St Cuthbert`s Catholic Primary School in Darwen, Lancashire, has been accused of `ruining the magic of Christmas` by posing the question `Is Santa Real`? to nine year olds (President Trump please note.)
In a subsequent debate the young students reached the entirely proper conclusion. Santa does exist
Barclays bank has discovered through research (no wonder banking charges are so high) that Grandfathers receive fewer Christmas presents than the dog. As a dog-owning grandfather that seems to me to be an entirely proper sense of priorities
Gangsters have seized control of farms in the Michocan region of Mexico to enable them to grow….avocados! The `Knights Templar` Drug overlords are making £150 million a year out of “blood avocados”
In a business that has grown by 184% in five years. Remember that next time you buy “green gold” from Waitrose.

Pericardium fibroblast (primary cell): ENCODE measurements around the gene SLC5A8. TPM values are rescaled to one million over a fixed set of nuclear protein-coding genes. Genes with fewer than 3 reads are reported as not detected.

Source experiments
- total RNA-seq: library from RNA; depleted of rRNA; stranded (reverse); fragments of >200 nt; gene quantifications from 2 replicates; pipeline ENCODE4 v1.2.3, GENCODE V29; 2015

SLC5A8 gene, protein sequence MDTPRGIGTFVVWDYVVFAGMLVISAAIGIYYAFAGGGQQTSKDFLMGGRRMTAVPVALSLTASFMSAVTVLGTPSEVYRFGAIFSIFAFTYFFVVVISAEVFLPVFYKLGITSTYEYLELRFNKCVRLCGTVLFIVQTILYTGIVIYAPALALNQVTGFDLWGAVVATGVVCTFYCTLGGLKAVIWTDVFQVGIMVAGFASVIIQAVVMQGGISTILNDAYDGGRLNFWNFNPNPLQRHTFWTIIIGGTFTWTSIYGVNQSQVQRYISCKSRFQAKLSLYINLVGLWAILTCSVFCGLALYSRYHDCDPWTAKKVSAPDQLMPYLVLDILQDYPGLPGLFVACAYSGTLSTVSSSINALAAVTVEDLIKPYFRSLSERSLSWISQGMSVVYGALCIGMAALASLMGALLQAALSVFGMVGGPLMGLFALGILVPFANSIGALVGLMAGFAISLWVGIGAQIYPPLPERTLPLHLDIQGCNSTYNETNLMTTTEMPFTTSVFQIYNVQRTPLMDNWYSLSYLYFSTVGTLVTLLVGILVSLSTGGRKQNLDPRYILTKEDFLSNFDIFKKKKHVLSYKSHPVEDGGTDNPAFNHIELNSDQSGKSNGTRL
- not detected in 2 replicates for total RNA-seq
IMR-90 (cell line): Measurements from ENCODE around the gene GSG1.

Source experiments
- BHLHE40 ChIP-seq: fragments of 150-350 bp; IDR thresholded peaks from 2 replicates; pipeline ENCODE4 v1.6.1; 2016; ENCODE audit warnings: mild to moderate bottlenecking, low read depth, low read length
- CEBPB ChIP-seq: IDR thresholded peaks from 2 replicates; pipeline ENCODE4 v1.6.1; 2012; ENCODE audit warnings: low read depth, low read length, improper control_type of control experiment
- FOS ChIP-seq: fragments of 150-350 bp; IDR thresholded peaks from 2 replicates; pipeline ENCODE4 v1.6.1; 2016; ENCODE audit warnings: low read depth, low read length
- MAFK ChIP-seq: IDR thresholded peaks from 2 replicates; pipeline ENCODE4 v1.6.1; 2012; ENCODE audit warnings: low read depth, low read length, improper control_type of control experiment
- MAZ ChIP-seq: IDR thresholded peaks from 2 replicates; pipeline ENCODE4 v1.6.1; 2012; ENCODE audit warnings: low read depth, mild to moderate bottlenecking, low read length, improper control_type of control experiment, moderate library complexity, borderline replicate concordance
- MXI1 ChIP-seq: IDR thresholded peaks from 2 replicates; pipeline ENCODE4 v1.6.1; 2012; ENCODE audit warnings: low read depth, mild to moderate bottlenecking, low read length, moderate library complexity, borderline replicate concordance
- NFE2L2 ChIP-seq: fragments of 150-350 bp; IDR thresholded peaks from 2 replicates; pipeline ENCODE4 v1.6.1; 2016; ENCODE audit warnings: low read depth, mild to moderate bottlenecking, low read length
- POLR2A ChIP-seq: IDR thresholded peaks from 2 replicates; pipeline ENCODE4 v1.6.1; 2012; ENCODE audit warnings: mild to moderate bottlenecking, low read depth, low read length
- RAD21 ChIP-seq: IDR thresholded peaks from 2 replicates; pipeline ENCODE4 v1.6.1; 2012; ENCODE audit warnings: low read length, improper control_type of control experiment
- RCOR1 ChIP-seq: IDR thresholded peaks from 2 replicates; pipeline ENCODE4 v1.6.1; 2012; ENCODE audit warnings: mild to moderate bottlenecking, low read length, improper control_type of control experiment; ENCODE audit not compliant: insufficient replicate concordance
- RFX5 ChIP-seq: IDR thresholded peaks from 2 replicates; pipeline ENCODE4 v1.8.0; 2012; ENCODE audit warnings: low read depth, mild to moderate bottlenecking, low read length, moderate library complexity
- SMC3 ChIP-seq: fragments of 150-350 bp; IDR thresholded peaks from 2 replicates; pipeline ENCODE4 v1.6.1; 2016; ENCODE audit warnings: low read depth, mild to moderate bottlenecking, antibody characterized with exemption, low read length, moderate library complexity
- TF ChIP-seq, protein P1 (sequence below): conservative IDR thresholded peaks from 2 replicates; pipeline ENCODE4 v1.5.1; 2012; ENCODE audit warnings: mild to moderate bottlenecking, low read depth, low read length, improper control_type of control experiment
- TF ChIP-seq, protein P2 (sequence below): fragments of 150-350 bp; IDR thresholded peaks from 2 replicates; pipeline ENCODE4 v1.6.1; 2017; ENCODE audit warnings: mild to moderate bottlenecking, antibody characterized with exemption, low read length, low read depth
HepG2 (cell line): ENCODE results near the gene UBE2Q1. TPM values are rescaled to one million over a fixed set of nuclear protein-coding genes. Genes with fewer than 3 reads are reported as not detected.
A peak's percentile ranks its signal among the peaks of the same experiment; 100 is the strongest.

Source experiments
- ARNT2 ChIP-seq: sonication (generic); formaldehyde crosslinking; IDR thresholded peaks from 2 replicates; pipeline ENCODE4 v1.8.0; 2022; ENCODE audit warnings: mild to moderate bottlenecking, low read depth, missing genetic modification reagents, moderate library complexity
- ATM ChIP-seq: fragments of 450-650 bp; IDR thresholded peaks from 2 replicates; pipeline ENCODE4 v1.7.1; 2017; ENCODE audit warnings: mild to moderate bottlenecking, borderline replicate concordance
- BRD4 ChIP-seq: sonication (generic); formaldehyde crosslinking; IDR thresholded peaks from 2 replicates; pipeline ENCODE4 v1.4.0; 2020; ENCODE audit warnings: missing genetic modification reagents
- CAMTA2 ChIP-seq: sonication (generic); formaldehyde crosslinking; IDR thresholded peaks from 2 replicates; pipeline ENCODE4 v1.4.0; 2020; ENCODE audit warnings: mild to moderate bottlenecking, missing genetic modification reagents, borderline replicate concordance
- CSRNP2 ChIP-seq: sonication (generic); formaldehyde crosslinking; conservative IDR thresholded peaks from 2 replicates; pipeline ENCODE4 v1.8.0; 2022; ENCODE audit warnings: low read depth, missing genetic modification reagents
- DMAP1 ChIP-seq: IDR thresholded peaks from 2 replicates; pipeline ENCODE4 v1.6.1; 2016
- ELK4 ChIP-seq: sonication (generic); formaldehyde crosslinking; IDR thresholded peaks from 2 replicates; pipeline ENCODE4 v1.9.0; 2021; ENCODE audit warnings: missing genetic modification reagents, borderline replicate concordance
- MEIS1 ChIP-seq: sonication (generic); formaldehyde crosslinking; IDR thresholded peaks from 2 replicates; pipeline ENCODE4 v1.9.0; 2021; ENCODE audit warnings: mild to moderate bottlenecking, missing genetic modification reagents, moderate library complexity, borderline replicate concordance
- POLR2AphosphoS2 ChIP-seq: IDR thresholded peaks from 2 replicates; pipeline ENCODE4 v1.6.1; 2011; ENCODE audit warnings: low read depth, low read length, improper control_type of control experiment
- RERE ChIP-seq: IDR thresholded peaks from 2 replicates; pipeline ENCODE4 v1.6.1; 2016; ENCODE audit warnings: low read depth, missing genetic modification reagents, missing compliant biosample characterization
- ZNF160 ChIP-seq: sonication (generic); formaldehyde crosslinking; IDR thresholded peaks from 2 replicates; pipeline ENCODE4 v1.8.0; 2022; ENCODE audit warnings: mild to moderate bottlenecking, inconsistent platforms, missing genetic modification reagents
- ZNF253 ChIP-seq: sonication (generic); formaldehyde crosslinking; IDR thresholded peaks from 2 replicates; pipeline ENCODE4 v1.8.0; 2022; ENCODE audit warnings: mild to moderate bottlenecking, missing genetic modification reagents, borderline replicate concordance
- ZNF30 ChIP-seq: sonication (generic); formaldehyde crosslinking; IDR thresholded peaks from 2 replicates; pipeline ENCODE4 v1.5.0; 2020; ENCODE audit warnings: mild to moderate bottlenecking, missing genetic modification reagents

A professional comedian has pulled out of a University of London student charity event having been told that he must avoid sexism, classism, ageism, atheism, transphobia, xenophobia islamophobia, and anti-religion. The soviet born Konstantin Kism who has lived in Britain for20 years and clearly understands the meaning of freedom of speech said “What can I joke about”. The losers are the on-campus UNICEF society.
And the Committee on Advertising Practice has proscribed stereotypical advertisements showing “men with their feet up while women are doing the cleaning” “boys being daring, girls being caring” and “belittling men doing the cooking”.